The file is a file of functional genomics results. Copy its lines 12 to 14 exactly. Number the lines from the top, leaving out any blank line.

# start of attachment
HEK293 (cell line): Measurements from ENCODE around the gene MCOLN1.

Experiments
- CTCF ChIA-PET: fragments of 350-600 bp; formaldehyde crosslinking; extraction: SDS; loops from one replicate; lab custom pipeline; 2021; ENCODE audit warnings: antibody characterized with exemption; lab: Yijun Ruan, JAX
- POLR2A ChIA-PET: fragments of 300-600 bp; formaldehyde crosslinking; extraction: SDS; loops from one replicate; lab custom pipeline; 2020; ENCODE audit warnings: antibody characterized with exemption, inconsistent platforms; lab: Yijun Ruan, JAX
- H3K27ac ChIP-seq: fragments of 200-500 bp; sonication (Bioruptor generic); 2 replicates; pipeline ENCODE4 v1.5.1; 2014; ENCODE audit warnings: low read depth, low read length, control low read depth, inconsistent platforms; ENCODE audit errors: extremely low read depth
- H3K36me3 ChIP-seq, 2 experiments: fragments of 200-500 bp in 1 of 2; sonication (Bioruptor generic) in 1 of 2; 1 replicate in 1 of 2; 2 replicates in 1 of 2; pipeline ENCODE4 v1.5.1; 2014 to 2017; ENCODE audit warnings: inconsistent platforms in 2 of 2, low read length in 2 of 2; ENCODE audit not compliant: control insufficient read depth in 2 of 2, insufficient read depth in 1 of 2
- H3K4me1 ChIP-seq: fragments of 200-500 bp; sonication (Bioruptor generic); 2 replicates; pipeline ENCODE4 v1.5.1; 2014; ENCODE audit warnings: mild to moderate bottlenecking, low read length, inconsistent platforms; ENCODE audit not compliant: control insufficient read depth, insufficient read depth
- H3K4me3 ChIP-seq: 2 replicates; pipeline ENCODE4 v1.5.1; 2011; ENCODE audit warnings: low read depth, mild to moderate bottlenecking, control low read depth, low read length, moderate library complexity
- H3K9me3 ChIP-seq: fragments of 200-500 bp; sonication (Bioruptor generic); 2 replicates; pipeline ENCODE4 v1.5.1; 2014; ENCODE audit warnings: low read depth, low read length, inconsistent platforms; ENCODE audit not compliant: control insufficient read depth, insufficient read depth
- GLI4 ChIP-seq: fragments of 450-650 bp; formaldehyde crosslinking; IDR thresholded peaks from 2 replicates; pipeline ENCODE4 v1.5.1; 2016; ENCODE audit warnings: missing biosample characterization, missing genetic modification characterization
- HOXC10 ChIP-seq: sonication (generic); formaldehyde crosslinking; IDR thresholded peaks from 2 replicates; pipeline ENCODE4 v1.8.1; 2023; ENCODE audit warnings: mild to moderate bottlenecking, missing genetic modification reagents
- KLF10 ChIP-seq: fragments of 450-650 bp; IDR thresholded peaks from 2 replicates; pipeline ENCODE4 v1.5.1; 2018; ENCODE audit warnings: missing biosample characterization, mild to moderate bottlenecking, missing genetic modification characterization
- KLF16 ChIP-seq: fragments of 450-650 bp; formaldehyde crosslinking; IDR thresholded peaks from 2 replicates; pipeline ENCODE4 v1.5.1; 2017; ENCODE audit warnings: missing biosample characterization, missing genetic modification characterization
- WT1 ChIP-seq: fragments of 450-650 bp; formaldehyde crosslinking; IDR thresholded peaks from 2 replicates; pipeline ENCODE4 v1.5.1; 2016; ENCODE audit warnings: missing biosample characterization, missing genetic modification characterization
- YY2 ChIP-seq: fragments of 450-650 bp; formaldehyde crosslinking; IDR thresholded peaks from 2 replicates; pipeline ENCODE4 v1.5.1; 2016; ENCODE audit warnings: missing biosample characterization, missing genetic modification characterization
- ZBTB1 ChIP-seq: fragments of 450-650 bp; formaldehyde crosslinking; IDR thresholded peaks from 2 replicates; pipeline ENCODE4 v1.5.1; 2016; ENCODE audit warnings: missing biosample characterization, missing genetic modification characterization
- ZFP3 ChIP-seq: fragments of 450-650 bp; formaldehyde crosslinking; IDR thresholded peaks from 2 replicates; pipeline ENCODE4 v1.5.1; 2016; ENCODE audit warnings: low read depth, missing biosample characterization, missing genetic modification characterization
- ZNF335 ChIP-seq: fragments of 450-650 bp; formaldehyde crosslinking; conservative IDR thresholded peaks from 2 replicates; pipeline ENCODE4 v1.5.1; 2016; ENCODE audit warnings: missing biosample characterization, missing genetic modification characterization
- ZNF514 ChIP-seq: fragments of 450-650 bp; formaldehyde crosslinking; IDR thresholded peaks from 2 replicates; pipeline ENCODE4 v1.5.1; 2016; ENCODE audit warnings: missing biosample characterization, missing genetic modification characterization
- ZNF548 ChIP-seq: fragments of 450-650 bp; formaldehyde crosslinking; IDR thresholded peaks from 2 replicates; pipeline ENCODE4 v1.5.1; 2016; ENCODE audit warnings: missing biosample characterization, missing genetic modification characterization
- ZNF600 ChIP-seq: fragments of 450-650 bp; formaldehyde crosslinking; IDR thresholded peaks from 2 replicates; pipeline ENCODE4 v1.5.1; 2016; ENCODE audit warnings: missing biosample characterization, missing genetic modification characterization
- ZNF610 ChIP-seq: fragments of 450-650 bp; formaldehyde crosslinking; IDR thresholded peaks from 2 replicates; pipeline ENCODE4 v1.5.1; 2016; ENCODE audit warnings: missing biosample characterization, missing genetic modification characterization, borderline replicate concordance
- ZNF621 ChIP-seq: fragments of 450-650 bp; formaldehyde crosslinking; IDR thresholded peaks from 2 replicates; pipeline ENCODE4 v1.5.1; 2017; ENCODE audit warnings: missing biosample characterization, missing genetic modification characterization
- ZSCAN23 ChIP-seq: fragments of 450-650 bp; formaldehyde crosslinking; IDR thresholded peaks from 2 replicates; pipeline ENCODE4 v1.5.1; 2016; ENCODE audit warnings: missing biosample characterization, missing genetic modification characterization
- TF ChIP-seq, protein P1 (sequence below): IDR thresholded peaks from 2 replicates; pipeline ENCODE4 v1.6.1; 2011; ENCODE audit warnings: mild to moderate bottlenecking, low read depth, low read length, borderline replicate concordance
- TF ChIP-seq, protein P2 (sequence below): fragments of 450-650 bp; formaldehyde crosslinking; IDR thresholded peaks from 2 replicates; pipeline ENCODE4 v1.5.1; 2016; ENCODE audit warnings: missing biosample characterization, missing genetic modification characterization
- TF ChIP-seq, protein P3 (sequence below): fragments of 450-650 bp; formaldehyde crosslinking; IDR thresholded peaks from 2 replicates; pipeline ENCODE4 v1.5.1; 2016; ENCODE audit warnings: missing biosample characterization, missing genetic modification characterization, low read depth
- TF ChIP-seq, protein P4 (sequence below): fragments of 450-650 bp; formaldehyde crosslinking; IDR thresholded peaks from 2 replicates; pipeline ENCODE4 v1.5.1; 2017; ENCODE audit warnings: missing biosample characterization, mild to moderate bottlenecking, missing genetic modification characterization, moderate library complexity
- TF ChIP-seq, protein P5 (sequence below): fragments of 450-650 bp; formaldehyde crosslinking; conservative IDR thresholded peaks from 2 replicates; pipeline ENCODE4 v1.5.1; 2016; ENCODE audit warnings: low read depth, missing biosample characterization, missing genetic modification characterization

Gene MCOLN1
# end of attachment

- KLF10 ChIP-seq: fragments of 450-650 bp; IDR thresholded peaks from 2 replicates; pipeline ENCODE4 v1.5.1; 2018; ENCODE audit warnings: missing biosample characterization, mild to moderate bottlenecking, missing genetic modification characterization
- KLF16 ChIP-seq: fragments of 450-650 bp; formaldehyde crosslinking; IDR thresholded peaks from 2 replicates; pipeline ENCODE4 v1.5.1; 2017; ENCODE audit warnings: missing biosample characterization, missing genetic modification characterization
- WT1 ChIP-seq: fragments of 450-650 bp; formaldehyde crosslinking; IDR thresholded peaks from 2 replicates; pipeline ENCODE4 v1.5.1; 2016; ENCODE audit warnings: missing biosample characterization, missing genetic modification characterization